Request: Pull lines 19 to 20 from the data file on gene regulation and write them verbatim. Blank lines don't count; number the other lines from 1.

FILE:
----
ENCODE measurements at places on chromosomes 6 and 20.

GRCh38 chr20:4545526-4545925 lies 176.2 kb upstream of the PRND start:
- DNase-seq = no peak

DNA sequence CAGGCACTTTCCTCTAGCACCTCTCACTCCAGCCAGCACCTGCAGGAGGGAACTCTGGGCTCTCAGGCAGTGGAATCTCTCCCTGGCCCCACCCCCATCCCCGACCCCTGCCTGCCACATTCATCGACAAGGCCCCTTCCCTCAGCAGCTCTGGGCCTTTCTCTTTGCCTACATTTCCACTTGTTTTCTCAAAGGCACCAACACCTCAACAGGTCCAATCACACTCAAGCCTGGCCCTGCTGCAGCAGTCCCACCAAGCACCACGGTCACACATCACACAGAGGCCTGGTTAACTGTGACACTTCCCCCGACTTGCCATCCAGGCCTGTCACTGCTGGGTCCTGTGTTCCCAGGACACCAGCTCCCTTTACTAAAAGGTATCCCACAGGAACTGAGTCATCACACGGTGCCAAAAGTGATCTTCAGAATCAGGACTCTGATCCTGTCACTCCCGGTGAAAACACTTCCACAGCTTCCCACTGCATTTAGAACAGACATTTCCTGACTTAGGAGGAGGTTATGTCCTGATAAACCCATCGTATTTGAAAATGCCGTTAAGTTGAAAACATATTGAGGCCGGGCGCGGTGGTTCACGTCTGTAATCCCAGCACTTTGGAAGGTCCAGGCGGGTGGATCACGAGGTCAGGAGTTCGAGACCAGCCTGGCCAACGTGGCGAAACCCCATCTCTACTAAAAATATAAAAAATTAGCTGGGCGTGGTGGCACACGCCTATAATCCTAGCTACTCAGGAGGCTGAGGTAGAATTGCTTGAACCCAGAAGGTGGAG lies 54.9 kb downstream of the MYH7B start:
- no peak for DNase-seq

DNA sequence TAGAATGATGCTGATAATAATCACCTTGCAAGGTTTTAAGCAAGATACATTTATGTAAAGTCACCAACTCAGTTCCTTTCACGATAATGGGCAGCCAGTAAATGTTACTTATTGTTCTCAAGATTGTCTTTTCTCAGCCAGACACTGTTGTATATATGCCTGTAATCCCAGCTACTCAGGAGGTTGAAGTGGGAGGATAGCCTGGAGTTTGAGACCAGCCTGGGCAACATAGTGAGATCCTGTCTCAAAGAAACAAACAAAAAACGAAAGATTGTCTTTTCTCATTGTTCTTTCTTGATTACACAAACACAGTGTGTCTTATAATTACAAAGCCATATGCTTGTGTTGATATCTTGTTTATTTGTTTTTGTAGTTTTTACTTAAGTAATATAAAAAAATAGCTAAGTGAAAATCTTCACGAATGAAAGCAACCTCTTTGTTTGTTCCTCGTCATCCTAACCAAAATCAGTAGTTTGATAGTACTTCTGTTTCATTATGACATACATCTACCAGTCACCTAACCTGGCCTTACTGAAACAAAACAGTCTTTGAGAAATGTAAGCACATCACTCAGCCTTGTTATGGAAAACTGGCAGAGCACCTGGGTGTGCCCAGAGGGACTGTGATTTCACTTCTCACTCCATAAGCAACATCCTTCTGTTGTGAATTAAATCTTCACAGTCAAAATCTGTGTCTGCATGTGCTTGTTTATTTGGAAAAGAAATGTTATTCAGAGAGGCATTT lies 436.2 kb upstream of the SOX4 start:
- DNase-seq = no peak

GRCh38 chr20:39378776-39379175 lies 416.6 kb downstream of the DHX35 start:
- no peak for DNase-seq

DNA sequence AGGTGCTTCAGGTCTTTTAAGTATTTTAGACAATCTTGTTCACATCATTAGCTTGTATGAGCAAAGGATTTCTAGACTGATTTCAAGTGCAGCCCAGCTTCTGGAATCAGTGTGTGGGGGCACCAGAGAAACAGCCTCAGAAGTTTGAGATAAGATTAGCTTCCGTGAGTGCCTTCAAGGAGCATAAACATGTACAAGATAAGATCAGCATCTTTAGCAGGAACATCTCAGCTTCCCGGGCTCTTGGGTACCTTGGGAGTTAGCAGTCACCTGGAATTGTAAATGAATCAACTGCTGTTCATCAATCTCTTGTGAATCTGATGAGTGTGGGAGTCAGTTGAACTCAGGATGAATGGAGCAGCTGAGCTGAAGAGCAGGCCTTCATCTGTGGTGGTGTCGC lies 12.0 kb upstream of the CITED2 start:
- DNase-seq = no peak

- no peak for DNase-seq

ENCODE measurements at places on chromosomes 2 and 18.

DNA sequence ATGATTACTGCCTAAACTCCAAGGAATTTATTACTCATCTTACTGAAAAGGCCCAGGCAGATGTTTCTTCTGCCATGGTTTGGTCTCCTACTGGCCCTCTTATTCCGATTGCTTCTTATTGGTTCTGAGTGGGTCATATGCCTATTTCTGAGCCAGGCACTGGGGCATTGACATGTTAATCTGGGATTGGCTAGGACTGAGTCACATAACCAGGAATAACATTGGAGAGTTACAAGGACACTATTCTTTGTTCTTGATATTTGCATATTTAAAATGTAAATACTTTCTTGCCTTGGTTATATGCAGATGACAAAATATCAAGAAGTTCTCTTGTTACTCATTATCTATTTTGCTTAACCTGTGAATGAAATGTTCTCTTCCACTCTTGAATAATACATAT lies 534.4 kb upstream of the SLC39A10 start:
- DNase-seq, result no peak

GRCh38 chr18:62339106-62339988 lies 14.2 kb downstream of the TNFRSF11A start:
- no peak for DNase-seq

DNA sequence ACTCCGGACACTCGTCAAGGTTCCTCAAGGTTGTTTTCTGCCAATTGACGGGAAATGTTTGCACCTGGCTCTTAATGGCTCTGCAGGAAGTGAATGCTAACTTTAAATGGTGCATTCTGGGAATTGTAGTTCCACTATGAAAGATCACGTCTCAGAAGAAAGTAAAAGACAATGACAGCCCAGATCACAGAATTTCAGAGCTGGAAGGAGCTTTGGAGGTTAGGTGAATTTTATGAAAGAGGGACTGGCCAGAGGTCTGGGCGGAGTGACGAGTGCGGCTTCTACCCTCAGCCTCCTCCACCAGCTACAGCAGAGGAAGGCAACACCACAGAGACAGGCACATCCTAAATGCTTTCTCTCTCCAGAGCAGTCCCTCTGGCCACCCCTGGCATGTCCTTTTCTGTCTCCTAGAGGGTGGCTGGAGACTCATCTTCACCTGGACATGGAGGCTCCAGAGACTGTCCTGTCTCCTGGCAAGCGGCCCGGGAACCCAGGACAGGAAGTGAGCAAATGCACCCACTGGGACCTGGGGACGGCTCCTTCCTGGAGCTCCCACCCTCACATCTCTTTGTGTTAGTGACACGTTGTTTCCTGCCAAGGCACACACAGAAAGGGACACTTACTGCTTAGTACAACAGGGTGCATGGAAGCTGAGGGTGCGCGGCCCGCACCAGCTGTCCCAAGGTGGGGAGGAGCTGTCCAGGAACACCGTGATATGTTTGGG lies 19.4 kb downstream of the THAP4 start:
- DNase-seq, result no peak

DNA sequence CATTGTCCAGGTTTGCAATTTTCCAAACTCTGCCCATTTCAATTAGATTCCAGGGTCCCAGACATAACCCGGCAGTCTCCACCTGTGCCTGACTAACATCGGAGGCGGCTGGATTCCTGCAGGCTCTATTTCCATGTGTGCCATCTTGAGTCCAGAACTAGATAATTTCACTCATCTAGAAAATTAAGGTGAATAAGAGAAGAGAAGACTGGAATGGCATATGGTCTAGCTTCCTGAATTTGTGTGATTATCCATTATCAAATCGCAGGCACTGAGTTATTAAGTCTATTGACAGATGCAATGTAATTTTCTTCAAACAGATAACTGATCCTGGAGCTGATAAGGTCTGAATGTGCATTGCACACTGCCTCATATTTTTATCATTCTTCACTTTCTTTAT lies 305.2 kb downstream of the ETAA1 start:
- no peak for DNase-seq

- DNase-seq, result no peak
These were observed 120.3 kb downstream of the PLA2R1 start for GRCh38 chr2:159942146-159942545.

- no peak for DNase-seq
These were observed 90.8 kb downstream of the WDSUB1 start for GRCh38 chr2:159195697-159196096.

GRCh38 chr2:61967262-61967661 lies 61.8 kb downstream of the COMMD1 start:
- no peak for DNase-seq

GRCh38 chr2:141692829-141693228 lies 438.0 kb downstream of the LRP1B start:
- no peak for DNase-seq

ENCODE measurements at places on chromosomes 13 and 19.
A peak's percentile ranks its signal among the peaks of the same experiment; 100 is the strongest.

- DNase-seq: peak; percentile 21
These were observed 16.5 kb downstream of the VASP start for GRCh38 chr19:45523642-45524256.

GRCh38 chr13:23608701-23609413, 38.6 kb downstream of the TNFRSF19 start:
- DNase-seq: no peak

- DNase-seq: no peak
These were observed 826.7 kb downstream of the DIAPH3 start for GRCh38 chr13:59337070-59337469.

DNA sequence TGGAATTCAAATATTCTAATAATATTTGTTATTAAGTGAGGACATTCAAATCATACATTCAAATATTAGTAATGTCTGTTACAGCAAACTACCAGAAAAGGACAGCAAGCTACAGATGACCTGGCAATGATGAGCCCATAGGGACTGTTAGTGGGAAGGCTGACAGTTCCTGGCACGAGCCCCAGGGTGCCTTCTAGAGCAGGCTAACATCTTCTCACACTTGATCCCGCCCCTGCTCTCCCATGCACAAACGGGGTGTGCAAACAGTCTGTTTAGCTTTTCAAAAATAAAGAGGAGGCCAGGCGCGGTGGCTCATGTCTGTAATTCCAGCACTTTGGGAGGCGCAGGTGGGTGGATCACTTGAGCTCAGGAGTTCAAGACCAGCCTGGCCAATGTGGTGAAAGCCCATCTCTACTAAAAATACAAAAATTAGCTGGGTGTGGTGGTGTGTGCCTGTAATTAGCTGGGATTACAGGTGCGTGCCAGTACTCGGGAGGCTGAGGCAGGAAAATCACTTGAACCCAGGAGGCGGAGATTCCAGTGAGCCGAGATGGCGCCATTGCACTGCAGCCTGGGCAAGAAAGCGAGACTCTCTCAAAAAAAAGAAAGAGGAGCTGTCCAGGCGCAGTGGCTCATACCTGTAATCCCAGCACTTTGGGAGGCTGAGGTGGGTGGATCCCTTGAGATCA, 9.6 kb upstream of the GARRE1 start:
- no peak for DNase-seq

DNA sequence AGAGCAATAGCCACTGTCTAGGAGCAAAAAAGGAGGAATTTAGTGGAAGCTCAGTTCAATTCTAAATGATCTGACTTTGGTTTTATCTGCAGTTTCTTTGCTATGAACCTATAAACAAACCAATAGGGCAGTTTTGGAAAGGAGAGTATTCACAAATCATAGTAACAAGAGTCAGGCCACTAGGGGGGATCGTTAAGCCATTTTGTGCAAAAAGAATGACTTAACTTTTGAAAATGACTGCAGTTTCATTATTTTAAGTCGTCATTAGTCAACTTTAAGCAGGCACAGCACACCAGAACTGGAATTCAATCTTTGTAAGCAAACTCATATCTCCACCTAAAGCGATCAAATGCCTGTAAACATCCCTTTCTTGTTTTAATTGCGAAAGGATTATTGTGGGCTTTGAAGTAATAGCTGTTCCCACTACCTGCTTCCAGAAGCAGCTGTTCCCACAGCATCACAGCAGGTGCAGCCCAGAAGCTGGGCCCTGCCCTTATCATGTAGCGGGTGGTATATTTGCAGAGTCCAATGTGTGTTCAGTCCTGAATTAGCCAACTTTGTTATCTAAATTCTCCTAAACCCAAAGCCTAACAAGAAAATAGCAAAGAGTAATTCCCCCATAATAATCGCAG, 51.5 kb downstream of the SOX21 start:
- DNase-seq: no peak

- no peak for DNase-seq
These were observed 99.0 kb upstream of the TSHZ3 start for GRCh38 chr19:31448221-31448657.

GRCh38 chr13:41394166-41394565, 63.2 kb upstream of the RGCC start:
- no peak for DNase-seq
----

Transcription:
- DNase-seq, result no peak

DNA sequence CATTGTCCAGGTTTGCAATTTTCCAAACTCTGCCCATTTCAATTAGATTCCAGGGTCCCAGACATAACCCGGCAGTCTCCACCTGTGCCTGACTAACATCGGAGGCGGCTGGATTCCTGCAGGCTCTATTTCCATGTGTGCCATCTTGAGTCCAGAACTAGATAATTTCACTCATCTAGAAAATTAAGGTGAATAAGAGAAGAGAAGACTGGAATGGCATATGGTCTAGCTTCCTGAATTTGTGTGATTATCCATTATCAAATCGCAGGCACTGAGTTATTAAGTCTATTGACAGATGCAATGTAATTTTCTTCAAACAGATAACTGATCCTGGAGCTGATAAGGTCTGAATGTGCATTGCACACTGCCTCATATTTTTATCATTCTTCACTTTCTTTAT lies 305.2 kb downstream of the ETAA1 start: